Investors will be particularly interested in demand in Japan, where consumers have a strong penchant for advanced mobile devices. Some see the plan by Japan's number-three mobile service provider, Softbank, to sell the iPhone as a big threat to market leader NTT DoCoMo as Apple fans were already lining up in Tokyo two days before launch.
But many analysts are skeptical the device will be popular among mainstream customers as it does not support television services or electronic payment features widely used in Japan.
However, Mitsubishi UFJ Securities analyst Shinji Moriyuki said Softbank stores were getting 50 to 100 inquiries a day per store about iPhones, compared with up to 30 a day before the launch of DoCoMo's popular 906i device series.
Research firm Enterbrain said 6.7 percent of 1,200 people it surveyed in Japan wanted to buy an iPhone immediately, while 35.7 percent were interested but undecided.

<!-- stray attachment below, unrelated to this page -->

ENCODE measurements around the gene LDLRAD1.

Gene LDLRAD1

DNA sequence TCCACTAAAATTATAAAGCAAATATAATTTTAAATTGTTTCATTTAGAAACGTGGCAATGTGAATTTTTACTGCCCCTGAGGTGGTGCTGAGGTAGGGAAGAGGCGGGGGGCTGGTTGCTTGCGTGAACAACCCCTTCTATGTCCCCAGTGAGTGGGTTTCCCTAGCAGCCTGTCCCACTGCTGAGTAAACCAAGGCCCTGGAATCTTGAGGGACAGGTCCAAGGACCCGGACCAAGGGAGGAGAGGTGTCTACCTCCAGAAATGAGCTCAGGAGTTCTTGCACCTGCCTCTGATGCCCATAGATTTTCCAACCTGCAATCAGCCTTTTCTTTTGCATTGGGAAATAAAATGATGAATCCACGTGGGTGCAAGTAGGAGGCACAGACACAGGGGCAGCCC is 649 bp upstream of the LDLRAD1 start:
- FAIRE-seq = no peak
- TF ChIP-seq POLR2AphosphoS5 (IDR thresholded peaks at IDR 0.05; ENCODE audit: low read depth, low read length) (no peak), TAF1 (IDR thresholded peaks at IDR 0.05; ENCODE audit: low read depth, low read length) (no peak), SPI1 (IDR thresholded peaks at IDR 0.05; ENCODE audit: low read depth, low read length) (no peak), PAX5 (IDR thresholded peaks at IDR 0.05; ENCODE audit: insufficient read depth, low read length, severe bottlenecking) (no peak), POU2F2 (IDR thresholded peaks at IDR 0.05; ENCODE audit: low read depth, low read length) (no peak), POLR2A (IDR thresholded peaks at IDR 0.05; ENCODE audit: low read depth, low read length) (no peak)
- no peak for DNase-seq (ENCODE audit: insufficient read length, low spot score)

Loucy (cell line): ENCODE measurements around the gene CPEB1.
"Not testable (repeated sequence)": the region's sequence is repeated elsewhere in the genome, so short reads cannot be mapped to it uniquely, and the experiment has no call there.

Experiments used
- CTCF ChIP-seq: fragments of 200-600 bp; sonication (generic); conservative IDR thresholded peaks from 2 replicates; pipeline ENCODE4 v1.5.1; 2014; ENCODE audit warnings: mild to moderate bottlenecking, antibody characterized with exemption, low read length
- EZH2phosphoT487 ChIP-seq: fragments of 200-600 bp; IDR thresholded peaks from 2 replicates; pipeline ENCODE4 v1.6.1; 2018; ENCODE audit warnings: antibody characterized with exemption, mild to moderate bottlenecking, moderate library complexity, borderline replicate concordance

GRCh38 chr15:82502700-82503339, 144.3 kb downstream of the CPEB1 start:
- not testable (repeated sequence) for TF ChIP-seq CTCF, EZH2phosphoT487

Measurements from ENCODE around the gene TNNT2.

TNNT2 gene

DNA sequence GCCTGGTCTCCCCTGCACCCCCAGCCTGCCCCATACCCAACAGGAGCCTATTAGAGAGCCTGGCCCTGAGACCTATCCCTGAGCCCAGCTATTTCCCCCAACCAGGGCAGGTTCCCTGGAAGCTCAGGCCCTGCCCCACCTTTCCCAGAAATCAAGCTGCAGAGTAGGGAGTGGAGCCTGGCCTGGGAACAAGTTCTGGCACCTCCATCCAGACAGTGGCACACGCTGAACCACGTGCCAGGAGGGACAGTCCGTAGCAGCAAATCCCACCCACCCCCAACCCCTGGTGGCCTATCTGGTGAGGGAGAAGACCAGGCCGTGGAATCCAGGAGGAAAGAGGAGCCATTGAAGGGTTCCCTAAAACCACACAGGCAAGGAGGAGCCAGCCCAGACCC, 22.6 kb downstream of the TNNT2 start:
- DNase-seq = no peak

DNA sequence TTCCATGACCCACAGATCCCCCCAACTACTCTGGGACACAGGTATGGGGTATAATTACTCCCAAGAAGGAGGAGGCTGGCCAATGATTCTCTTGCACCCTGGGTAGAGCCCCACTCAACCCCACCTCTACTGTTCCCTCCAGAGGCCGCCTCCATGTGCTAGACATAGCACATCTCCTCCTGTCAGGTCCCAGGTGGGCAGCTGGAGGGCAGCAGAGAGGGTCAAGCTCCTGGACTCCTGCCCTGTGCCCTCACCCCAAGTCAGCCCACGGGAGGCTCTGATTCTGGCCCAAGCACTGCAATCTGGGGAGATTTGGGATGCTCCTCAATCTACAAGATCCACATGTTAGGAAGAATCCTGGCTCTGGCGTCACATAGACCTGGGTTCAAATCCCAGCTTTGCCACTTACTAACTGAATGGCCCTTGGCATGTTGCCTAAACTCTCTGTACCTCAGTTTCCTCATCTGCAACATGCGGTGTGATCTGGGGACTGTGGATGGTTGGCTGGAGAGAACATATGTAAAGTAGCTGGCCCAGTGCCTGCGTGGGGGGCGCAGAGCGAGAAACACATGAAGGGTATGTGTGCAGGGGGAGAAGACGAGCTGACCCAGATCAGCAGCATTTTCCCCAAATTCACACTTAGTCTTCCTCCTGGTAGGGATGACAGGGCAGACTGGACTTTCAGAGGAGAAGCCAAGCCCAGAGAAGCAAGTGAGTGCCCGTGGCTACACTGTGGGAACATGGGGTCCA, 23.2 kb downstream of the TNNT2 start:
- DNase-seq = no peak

Even in mainland China, where Apple has announced no carrier deals or official plans to sell the phone, retailers were gearing up to sell gray-market iPhones.
Many carriers are making buyers of subsidized iPhones commit to contracts they cannot break without a penalty, to discourage them from unlocking the phone to work on other networks.
But a merchant on the third floor of the Cybermart mall on Shanghai's posh Huaihai Road said hacking would still happen.
"As soon as we get it from Hong Kong and bring it over and unlock it, you should be able to buy it here by the end of July at the latest," said the vendor, whose surname was Zhang. "The Chinese are very quick at unlocking iPhones."
Apple still gets paid for hacked phones. Whitmore estimated iPhone gross profit margins at more than 50 percent, versus his estimate for iPod margins in the low 30 percent range.
"To the extent it cannibalizes iPod, it's better economically for Apple," he said.